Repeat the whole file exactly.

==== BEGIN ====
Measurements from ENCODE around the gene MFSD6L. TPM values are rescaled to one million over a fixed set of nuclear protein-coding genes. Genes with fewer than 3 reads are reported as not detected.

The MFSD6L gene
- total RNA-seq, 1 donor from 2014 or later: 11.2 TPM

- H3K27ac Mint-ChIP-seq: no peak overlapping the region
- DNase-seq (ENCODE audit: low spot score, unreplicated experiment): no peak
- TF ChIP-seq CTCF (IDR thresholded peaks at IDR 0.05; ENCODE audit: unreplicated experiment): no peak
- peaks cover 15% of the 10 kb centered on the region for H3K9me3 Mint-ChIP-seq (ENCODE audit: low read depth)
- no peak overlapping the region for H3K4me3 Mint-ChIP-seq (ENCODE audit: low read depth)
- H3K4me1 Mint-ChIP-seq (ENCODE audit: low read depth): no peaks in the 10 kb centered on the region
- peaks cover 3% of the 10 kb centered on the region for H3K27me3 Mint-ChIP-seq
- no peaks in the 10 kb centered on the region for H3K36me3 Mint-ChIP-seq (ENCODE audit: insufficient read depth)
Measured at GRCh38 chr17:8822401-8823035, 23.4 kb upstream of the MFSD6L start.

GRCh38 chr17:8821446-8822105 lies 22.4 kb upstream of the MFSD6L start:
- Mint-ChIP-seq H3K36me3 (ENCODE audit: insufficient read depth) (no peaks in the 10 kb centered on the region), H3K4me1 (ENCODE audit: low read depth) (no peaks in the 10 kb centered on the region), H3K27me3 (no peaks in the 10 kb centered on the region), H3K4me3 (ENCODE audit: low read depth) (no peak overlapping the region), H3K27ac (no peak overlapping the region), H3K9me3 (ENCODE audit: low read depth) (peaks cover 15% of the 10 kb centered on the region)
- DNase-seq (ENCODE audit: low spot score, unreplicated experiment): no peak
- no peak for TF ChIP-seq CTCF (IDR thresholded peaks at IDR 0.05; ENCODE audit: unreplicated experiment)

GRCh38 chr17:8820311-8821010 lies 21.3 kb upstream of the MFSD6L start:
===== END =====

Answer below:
Measurements from ENCODE around the gene MFSD6L. TPM values are rescaled to one million over a fixed set of nuclear protein-coding genes. Genes with fewer than 3 reads are reported as not detected.

The MFSD6L gene
- total RNA-seq, 1 donor from 2014 or later: 11.2 TPM

- H3K27ac Mint-ChIP-seq: no peak overlapping the region
- DNase-seq (ENCODE audit: low spot score, unreplicated experiment): no peak
- TF ChIP-seq CTCF (IDR thresholded peaks at IDR 0.05; ENCODE audit: unreplicated experiment): no peak
- peaks cover 15% of the 10 kb centered on the region for H3K9me3 Mint-ChIP-seq (ENCODE audit: low read depth)
- no peak overlapping the region for H3K4me3 Mint-ChIP-seq (ENCODE audit: low read depth)
- H3K4me1 Mint-ChIP-seq (ENCODE audit: low read depth): no peaks in the 10 kb centered on the region
- peaks cover 3% of the 10 kb centered on the region for H3K27me3 Mint-ChIP-seq
- no peaks in the 10 kb centered on the region for H3K36me3 Mint-ChIP-seq (ENCODE audit: insufficient read depth)
Measured at GRCh38 chr17:8822401-8823035, 23.4 kb upstream of the MFSD6L start.

GRCh38 chr17:8821446-8822105 lies 22.4 kb upstream of the MFSD6L start:
- Mint-ChIP-seq H3K36me3 (ENCODE audit: insufficient read depth) (no peaks in the 10 kb centered on the region), H3K4me1 (ENCODE audit: low read depth) (no peaks in the 10 kb centered on the region), H3K27me3 (no peaks in the 10 kb centered on the region), H3K4me3 (ENCODE audit: low read depth) (no peak overlapping the region), H3K27ac (no peak overlapping the region), H3K9me3 (ENCODE audit: low read depth) (peaks cover 15% of the 10 kb centered on the region)
- DNase-seq (ENCODE audit: low spot score, unreplicated experiment): no peak
- no peak for TF ChIP-seq CTCF (IDR thresholded peaks at IDR 0.05; ENCODE audit: unreplicated experiment)

GRCh38 chr17:8820311-8821010 lies 21.3 kb upstream of the MFSD6L start: